Entertainment Music 19 Dec 2017 Music season and soc ...
The author is a brand consultant with an interest in music, cricket, humour and satire

Music season and social media

Published Dec 19, 2017, 2:58 am IST
Updated Dec 19, 2017, 2:58 am IST
Either you get a laundry list of songs performed by the artist or unqualified and undiluted praise for the artist.
A full bench instrumental ensemble including Mudikondan Ramesh (veena),  Embar Kannan (violin) Chandrasekhara  Sharma (ghatam), Sundar (morshing) and S.Subramanian (gottuvadhiyam)  enthralls rasikas at Brahma Gana Sabha’s music festival in the city on Monday. (Photo: DC)
 A full bench instrumental ensemble including Mudikondan Ramesh (veena), Embar Kannan (violin) Chandrasekhara Sharma (ghatam), Sundar (morshing) and S.Subramanian (gottuvadhiyam) enthralls rasikas at Brahma Gana Sabha’s music festival in the city on Monday. (Photo: DC)

Time was when music concerts were reviewed by those who were competent to do so, were respected by readers and musicians alike, irrespective of whether the reviews were critical or effusive. In the recent past, most of these so-called reviews are barely worth reading.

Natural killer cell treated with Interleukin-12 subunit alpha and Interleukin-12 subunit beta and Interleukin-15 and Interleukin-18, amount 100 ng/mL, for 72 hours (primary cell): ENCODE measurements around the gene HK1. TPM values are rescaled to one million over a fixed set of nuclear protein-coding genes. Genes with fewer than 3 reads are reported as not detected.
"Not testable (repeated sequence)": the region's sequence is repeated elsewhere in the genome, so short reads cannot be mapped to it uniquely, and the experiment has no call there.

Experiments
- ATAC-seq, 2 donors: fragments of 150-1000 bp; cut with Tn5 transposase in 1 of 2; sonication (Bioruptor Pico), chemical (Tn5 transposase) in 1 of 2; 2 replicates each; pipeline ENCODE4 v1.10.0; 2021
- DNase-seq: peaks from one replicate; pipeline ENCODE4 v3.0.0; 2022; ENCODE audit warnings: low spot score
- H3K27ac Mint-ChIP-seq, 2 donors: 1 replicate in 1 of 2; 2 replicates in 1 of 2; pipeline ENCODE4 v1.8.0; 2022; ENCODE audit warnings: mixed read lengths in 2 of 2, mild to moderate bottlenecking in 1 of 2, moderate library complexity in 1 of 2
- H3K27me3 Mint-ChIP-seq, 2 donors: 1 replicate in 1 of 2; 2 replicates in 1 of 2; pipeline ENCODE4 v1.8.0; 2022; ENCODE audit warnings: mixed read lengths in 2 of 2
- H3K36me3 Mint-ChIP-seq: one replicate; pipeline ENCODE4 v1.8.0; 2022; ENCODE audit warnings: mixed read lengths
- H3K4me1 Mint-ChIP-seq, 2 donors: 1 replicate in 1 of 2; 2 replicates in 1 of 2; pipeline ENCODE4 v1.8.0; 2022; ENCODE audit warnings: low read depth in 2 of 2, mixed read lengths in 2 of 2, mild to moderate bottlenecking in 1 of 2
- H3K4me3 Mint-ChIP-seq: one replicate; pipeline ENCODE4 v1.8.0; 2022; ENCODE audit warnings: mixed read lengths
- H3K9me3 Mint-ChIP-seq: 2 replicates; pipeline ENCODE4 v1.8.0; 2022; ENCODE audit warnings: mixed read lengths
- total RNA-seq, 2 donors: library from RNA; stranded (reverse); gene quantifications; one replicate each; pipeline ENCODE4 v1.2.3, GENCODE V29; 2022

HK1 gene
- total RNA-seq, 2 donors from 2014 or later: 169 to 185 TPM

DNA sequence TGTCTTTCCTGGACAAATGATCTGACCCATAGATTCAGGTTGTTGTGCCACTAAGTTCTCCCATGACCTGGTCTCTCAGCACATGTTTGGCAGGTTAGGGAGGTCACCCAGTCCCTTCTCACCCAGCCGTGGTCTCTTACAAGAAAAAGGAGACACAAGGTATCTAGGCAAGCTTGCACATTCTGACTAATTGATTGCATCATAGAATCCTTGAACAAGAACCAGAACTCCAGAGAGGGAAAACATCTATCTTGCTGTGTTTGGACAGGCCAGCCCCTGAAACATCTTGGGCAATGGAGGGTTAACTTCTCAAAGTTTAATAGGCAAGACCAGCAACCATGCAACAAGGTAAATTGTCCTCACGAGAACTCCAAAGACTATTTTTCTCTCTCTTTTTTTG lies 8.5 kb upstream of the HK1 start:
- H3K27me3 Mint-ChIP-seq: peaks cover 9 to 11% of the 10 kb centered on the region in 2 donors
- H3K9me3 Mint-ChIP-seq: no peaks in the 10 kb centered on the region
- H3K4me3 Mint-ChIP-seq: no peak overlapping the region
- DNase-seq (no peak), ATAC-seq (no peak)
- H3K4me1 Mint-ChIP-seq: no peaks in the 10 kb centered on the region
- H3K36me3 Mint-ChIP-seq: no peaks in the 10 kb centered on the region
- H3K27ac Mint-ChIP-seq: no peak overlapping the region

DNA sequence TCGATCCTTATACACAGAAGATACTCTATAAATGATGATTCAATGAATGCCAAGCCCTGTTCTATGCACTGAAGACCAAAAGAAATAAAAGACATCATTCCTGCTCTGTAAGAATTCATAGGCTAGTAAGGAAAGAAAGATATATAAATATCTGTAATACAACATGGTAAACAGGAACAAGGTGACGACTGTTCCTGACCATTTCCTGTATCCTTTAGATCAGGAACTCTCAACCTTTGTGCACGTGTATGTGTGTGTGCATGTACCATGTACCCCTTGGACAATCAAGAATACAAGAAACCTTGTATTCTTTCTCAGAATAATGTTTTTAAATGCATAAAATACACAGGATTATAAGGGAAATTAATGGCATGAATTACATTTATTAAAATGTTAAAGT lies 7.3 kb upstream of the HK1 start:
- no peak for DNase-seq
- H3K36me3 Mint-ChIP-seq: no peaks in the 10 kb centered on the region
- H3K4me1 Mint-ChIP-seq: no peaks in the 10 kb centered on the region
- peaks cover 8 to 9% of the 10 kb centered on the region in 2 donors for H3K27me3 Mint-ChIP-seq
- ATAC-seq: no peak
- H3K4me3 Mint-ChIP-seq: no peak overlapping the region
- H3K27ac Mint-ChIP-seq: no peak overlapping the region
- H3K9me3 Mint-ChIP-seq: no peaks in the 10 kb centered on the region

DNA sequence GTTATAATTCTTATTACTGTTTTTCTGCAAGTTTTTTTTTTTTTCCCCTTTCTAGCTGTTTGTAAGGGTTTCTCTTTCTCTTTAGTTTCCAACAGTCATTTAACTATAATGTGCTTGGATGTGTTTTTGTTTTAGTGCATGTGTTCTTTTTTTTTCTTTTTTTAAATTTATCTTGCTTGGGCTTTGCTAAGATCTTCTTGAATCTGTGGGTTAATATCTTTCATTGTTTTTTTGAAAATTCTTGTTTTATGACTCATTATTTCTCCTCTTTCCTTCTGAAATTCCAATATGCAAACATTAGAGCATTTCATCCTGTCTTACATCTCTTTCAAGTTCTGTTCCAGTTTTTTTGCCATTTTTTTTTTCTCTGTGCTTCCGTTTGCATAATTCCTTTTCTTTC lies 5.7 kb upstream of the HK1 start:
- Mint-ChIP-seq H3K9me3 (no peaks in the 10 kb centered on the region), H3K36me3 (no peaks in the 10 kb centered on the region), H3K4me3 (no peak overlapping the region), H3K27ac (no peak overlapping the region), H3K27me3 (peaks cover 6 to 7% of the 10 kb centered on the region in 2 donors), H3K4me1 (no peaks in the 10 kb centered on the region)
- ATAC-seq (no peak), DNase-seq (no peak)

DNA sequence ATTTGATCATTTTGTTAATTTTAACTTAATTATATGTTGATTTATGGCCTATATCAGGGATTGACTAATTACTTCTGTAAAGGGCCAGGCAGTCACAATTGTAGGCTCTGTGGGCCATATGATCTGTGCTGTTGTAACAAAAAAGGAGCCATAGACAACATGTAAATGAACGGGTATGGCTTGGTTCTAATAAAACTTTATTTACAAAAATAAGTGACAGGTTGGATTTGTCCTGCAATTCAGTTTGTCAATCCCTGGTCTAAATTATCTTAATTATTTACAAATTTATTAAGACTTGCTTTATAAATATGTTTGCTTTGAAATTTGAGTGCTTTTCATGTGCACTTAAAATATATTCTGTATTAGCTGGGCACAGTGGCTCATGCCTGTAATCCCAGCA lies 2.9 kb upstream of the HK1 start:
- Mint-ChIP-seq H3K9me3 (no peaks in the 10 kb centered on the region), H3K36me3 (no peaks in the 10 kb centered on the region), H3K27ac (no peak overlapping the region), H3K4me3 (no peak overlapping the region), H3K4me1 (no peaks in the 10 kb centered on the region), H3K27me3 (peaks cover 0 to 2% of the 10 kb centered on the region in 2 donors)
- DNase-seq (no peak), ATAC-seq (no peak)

Either you get a laundry list of songs performed by the artist or unqualified and undiluted praise for the artist. Of course, there are Carnatic music websites for rasikas, which are pretty active during the season, but it's an untrammelled free for all. Anyone can say pretty much what one wants. 

 

I find it far more entertaining to follow what the common man or woman (wouldn't it be simpler to just say common person, in this gender sensitive age?) are texting tirelessly to each other before, during and after the concerts. WhatsApp andFacebook provide us with endless gems about the goings on at the various sabhas. The same goes for Twitter, I am sure, but as I am not a twit I shall confine my observations to the former. Not much of the messaging has a great deal to do with the music on offer, and those that do, are clearly playing second fiddle to the surrounding activities of the actual performance.